This paper investigates the effectiveness of a specific crystalline waterproofing admixture (CWA) in concrete as a function of a water–binder ratio. Four concrete mixes with and without CWA were prepared
two of them with a water–binder ratio of 0.45 and two of them with a water–binder ratio of 0.55. Water permeability and compressive strength were tested on hardened concrete specimens and self-healing of cracks over time was observed. Cement paste and CWA paste were prepared to clarify the results obtained on the concrete specimens. SEM and EDS and XRD and FTIR were performed on the hardened pastes to explain the mechanism of CWA working. The results show that the addition of CWA had no significant effect on the compressive strength of the concrete, but reduced the water penetration depth in the concrete, and the reduction was more effective for mixes with lower water–binder ratio. Regarding the self-healing effect, it can be concluded that the addition of CWA improves the crack healing in concrete, but the efficiency of self-healing is highly dependent on the initial crack width. The mechanisms involved in the reduction of water penetration depth and crack healing in concrete can be explained by different mechanisms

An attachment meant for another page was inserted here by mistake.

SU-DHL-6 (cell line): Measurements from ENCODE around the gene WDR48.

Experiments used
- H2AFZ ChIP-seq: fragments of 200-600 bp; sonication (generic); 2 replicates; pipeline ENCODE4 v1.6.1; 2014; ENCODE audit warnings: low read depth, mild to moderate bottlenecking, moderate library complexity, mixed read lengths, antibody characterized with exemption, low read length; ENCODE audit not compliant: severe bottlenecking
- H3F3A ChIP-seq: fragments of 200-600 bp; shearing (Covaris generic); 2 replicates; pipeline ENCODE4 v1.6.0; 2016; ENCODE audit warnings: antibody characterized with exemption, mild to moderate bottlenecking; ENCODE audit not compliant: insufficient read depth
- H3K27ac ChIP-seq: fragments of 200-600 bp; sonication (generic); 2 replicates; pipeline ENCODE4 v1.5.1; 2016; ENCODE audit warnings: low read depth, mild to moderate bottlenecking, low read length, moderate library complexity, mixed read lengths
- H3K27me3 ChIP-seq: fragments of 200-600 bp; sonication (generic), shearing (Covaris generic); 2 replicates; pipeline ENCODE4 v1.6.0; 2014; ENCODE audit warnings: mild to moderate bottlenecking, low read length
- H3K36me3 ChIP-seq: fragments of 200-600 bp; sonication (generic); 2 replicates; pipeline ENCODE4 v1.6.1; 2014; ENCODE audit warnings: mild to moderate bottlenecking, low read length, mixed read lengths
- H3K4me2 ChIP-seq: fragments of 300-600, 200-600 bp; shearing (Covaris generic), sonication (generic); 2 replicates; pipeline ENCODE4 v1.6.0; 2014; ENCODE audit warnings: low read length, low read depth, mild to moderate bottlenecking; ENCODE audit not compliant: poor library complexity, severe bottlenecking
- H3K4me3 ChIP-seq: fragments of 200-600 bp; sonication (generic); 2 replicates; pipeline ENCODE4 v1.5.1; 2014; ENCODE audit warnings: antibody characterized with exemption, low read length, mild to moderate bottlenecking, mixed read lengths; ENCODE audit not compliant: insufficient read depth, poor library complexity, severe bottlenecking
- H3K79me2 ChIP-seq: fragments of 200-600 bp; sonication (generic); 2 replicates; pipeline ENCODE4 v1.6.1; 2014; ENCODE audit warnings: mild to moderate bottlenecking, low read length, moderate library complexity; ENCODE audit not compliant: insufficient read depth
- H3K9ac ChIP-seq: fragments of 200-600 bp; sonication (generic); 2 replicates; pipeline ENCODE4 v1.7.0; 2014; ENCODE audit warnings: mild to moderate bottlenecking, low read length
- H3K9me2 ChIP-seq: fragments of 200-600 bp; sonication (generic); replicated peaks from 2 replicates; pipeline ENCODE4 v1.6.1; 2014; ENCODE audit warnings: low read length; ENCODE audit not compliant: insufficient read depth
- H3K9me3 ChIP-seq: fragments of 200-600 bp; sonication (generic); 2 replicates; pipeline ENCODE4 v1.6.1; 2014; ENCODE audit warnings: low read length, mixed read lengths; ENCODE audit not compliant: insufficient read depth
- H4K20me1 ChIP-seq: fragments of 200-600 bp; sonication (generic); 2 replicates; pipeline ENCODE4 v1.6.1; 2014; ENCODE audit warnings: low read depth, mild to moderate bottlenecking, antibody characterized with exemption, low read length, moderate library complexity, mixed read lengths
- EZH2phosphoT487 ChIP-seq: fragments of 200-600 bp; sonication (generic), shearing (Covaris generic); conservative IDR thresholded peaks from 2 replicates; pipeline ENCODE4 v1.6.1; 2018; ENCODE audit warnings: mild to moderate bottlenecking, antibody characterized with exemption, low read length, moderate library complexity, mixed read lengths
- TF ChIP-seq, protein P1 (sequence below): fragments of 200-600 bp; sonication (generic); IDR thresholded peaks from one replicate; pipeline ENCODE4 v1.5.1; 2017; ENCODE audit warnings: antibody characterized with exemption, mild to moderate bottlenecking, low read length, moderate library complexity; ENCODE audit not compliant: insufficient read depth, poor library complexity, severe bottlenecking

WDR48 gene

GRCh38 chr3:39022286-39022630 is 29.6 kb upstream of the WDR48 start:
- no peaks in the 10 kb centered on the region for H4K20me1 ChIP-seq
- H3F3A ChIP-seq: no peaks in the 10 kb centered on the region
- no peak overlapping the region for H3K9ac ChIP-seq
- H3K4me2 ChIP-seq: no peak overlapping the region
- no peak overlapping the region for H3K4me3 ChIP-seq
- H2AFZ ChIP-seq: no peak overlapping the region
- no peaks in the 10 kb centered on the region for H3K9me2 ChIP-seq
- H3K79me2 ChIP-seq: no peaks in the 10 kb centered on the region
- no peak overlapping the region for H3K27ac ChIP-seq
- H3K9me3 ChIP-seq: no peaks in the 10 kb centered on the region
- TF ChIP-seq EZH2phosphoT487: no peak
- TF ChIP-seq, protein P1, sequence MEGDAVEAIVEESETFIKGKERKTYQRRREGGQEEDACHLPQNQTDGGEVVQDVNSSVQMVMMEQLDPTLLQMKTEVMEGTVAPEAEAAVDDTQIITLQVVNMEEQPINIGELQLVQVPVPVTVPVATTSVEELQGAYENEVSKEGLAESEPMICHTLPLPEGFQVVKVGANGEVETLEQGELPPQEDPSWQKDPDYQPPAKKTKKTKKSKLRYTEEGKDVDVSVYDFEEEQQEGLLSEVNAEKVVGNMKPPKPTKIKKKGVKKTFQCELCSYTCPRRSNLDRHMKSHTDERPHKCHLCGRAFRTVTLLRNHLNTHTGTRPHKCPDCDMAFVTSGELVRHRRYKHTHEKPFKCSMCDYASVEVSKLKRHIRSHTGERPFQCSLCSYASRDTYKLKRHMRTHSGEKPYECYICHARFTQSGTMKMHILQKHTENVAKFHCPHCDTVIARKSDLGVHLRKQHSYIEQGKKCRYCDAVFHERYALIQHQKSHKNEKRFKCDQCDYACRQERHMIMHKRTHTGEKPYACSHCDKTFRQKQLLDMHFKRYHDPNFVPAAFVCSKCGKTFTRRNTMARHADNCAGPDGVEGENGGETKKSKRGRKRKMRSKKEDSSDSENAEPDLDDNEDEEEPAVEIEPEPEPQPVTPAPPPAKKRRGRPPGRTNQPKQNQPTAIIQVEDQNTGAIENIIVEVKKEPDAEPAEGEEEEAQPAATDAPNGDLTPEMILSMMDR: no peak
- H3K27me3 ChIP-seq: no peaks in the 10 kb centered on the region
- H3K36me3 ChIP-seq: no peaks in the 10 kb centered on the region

one is creation of the CSH gel from unreacted clinker grains, then formation carbonate, and additional mechanism is gel formation (highly expansive Mg-rich hydro-carbonate) from magnesium based additives. The presence of sodium silicate, which would transform into carbonate/bicarbonate, also cannot be excluded.